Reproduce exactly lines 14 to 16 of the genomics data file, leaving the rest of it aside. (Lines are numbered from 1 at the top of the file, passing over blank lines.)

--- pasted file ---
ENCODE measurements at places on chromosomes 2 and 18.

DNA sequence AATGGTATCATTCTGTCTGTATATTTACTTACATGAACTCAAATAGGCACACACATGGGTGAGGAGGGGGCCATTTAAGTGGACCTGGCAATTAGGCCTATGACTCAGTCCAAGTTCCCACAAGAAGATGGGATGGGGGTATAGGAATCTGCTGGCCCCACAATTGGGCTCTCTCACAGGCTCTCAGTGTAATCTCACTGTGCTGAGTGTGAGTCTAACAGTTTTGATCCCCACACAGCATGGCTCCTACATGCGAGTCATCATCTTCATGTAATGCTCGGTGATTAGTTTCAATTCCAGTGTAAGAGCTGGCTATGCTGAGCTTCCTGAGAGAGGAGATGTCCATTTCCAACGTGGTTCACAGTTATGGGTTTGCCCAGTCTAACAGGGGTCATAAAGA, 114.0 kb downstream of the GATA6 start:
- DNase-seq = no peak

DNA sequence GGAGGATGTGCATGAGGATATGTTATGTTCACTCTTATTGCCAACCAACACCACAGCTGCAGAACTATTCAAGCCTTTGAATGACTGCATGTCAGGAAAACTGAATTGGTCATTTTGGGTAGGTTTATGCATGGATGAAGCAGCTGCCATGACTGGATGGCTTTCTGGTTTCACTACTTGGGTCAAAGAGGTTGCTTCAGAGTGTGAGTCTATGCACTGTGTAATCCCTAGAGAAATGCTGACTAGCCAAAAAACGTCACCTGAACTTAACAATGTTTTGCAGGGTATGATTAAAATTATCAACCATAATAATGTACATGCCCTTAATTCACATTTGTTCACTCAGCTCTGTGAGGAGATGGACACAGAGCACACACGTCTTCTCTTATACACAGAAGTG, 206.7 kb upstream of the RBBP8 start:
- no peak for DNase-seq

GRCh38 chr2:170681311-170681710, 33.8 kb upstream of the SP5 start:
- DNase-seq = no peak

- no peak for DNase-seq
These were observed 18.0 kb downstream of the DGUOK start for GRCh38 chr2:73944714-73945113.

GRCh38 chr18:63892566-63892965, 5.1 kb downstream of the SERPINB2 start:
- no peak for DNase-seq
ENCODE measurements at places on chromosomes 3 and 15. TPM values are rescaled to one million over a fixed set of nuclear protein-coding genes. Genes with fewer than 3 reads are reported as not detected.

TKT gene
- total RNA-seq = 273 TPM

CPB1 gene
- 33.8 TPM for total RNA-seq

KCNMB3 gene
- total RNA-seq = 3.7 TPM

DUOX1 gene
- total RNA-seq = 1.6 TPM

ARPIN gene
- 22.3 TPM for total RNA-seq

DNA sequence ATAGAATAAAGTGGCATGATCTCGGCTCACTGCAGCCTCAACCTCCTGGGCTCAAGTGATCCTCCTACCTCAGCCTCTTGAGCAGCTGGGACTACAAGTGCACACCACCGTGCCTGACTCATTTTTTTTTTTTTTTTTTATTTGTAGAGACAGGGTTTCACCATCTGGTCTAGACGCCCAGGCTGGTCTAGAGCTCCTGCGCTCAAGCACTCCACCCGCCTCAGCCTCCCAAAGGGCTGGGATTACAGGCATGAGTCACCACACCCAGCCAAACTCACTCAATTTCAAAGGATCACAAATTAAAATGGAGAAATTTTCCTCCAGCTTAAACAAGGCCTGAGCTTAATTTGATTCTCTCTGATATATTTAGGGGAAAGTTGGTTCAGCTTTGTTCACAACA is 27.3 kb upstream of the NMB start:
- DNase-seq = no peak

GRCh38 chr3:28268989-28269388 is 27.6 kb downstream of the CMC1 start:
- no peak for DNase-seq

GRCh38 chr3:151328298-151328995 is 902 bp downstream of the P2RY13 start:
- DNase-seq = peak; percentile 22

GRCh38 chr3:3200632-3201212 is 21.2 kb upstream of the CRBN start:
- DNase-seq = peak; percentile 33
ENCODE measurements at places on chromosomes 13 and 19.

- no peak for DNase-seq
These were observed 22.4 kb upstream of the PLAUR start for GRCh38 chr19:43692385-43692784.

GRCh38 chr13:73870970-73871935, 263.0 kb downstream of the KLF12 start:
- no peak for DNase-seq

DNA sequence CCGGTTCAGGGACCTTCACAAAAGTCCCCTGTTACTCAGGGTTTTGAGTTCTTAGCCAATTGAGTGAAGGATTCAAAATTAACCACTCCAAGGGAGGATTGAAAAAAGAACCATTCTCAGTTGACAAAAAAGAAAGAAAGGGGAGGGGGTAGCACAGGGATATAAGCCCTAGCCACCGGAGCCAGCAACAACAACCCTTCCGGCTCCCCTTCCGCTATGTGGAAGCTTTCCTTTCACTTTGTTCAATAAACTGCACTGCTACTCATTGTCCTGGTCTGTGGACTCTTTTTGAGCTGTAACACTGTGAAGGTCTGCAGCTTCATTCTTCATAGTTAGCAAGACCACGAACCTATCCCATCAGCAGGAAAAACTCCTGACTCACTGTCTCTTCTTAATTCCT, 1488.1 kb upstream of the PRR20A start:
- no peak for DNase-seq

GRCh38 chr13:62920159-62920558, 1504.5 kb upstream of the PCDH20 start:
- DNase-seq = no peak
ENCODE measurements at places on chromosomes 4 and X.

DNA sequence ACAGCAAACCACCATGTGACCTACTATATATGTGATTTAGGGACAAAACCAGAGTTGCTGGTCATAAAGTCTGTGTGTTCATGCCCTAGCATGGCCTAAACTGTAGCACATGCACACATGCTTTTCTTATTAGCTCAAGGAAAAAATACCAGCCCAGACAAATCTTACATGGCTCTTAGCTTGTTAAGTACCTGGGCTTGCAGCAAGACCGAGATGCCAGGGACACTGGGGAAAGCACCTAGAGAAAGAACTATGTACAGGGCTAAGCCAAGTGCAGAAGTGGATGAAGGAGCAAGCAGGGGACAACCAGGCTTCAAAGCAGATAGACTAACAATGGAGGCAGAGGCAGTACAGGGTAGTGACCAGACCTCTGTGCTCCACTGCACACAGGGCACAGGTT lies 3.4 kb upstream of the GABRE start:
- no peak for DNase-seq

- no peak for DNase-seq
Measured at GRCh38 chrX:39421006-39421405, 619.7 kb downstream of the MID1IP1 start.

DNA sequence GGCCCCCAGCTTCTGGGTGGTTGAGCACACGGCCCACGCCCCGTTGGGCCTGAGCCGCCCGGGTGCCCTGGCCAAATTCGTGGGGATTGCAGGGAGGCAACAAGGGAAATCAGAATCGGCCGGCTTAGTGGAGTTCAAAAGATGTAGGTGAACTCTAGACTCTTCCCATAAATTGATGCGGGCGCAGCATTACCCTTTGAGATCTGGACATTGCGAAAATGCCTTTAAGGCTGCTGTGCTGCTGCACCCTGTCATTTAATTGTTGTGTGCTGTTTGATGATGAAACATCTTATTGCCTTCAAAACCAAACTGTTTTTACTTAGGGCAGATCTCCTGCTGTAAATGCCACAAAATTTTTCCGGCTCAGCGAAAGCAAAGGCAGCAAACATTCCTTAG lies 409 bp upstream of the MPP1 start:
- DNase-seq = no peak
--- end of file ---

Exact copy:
- total RNA-seq = 273 TPM

CPB1 gene
- 33.8 TPM for total RNA-seq